Bali/Indonesia – October 2022
It was with great excitement and trepidation that I left for my trip – the first time I’ve had this feeling in a few years. Adding to the trepidation was the unreliable flights and the continually changing covid requirements which are still making travelling challenging. And of course, there were no direct flights to Bali yet and it didn’t help that my direct flight from Christchurch to Melbourne was cancelled. The alternative options were a short transfer time or overnight in Auckland and as I am not one to take too many risks, particularly at the beginning of a holiday I took the overnight option. I was glad I did as I had a fairly easy and relaxed transition through flights.
I had a few hours to kill in Melbourne and it was great to take the time to meet up with a friend for lunch before my last flight from Melbourne to Bali. The constant faffing through check in and boarding reminded me why I do not normally choose to travel on Jetstar!
I loved that first hit of tropical air as we disembarked the plan – it was raining, 28C and oh so humid🥴. I had thought the whole arrival process would be a mess, but it was all pretty organised and quick for most part. First a health check, although all they did was look at my passport and vaccination certificate (luckily, they did not take temperatures as I am sure I was already hot and sweaty despite the aircon).
Next queue was to buy my visa on arrival (IDR500,000 or approximately NZ$60) before moving on to the longest queue, to get through immigration and finally on to luggage collection and customs. All up, about an hour in total to get through and out.
I had arranged a pickup and finding my name on a board was easy enough, but the actual car pickup area was mayhem – I was worried I would not recognise the driver I had just meet when he finally came around with the car. Thankfully he could recognise me. I am not ashamed to say I was a hot mess by the time I got in the air conditioner car.
It was a short 15-20 minute ride to my hotel, including two security checks. One to get into the area and then again to get into the hotel and I was grateful for the cool towel at check in. I finally arrived at the hotel almost 24 hours after getting up, with only a couple of hours sleep in between and I was ready for a bed!
Despite a lack of sleep, I still woke up early and so got up for a walk (just missing a downpour). There were frangipanis everywhere (my favourite flowers) and a slight aroma of incenses in the air as I walked down a lovely jogging track along the beach front (I did not jog of course) passed lots of beautiful hotels and some abandoned ones (though I am not sure if that is covid related as they look like they have been abandoned for much more than 2.5 yrs).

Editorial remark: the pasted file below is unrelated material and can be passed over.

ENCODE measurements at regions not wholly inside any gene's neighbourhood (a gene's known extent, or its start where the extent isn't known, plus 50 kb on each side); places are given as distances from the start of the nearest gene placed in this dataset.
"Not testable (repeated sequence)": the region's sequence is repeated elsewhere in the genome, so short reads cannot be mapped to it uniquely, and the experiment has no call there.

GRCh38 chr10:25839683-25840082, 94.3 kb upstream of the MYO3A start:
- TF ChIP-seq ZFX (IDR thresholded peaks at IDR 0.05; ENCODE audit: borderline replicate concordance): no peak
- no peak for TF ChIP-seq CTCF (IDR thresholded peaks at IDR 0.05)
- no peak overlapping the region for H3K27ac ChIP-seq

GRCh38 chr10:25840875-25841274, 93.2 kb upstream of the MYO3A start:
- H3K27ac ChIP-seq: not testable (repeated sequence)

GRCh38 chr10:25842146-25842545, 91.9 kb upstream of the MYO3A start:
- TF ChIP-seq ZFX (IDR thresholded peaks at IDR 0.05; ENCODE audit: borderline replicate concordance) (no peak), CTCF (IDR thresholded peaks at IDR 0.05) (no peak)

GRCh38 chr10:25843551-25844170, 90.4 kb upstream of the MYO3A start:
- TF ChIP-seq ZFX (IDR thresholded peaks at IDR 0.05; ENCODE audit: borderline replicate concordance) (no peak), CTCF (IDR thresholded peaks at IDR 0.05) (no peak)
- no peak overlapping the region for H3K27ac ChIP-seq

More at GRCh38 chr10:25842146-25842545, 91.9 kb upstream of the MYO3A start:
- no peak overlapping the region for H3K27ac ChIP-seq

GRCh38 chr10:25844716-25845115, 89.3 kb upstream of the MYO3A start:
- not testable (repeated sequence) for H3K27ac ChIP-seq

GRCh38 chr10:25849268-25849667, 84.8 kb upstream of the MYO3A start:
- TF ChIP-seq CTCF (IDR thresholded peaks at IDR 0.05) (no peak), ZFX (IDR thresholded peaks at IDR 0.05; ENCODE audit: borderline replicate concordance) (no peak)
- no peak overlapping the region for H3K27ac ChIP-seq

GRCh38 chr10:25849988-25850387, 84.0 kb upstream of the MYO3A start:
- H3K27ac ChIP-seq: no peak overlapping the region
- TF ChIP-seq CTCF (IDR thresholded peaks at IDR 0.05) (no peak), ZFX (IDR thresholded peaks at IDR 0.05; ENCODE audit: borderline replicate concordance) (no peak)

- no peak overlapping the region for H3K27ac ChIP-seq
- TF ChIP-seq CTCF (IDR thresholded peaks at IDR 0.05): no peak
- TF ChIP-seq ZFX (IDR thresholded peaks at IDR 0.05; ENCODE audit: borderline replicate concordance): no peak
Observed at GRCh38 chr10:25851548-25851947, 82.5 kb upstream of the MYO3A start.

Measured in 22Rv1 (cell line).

Of course, I realise this is NOT the real Bali and I feel like that in some way I am cheating on it by staying in this fancy hotel area, but it is what I need for a couple of days to relax before the proper trip starts.
I had found a nearby coffee shop on the map but didn’t check opening hours 🤦🏻♀️ so ended up back in a nearby hotel for my coffee fix and to read my emails … to see that my trip had all changed … Apparently, the ship I was supposed to be boarding in 3 days’ time had been damaged on its journey to Bali so whilst it was being repaired we are going to have to stay 2 extra nights in Bali (not what I wanted) — then flying to Flores (which I have done before) and then 2 days in a hotel there visiting Komodo. Finally, then we can hopefully get on the ship – I was sitting there wondering what else we are going to miss out on 🥲 but I guess time will tell.
As I walked back to the hotel to check out the itinerary and I bumped into my friend who was going on the same trip (and who I had caught up with in April on Great Barrier Island) and I ended walking back down the pathway with her to see a local tourist attraction, the Peninsula Nusa Dua Blowhole. It cost IRD25,000 (NZ$3) to get through the gate to see the odd volcanic (I guess) rock formations and see the blow hole, with scantily clad local tourists posing in front it lol. It was pretty cool if you managed to catch a big one!
It was hot hot hot by this time, so we walked back towards our hotels, said goodbye to Harriet (she is staying in the hotel next door) and quickly changed and set up under an umbrella by the pool … From some chill time by the pool and some chill time in the room (read nap time) I headed down to the beach and enjoyed a fresh coconut 🤤 and fresh ocean breeze, cutting through the heat of the day.
I met Harriet at her hotel next door for dinner, were we had a beautiful salad and a vodka coconut sorbet cocktails served in coconuts! (The kind of cocktail I will dream about.) We asked for knives to eat the coconut and the waitress advised us against eating them as they were old and hard – she could not comprehend it when we tried to explain that that’s how coconuts come in New Zealand. She was probably horrified when she saw how much we ate 🤤. It was a beautiful evening and the hotels were lovely lit up for the night.